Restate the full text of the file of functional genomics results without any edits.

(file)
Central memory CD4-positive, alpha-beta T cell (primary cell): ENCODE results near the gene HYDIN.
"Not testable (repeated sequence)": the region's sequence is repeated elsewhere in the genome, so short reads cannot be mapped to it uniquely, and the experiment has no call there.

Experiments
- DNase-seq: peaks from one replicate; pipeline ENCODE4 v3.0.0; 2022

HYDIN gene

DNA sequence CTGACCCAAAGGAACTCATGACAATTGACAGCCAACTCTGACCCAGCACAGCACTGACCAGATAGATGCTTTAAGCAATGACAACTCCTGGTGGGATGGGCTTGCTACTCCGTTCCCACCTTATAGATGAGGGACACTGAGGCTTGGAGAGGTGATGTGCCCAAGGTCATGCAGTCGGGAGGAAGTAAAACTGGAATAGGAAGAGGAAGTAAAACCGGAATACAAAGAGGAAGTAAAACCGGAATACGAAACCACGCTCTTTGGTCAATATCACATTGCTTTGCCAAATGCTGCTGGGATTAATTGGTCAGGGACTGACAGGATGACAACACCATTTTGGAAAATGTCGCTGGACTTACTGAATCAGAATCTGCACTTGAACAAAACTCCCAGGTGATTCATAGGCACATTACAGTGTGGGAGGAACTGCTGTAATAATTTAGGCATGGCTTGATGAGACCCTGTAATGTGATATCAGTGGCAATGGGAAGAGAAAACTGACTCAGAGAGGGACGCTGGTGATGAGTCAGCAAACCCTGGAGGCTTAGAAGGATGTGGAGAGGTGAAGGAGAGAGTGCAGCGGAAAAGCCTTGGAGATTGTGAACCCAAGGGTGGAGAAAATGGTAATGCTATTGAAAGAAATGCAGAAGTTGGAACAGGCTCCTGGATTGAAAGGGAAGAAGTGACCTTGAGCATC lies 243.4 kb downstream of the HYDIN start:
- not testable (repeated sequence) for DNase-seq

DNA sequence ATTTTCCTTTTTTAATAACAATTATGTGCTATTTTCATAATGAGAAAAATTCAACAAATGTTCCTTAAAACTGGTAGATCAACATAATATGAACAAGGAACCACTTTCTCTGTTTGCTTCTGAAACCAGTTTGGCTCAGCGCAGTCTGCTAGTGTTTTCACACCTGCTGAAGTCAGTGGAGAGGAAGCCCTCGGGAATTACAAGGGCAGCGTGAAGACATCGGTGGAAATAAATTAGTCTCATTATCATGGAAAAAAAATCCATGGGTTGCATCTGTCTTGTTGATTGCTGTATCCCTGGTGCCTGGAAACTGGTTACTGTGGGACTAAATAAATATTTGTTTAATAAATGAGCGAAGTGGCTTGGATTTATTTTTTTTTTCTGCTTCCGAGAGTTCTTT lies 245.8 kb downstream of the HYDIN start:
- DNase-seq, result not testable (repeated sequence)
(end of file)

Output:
Central memory CD4-positive, alpha-beta T cell (primary cell): ENCODE results near the gene HYDIN.
"Not testable (repeated sequence)": the region's sequence is repeated elsewhere in the genome, so short reads cannot be mapped to it uniquely, and the experiment has no call there.

Experiments
- DNase-seq: peaks from one replicate; pipeline ENCODE4 v3.0.0; 2022

HYDIN gene

DNA sequence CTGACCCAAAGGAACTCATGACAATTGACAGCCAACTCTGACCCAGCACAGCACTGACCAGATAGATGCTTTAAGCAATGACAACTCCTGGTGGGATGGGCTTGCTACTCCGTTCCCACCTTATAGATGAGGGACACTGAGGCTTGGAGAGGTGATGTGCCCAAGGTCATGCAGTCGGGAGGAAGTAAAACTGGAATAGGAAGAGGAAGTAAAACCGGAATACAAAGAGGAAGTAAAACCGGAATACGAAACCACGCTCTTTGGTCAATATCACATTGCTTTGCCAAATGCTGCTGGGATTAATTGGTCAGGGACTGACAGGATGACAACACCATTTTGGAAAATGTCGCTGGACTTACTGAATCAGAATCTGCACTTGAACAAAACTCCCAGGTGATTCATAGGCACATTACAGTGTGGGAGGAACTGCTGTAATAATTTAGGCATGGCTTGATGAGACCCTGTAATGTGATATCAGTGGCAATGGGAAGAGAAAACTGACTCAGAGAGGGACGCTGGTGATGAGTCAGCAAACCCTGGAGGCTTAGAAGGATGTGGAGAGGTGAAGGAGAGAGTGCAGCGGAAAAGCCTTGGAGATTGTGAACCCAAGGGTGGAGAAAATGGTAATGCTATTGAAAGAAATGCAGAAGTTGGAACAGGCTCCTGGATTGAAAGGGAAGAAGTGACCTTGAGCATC lies 243.4 kb downstream of the HYDIN start:
- not testable (repeated sequence) for DNase-seq

DNA sequence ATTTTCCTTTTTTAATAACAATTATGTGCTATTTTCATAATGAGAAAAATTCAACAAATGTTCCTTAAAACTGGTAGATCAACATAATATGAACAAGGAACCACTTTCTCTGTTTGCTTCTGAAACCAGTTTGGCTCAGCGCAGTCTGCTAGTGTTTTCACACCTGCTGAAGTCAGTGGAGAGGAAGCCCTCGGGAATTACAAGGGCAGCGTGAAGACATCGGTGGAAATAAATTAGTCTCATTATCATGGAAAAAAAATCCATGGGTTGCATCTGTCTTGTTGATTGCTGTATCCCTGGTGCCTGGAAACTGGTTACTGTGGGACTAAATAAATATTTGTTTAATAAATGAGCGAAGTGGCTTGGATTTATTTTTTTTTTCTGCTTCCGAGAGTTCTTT lies 245.8 kb downstream of the HYDIN start:
- DNase-seq, result not testable (repeated sequence)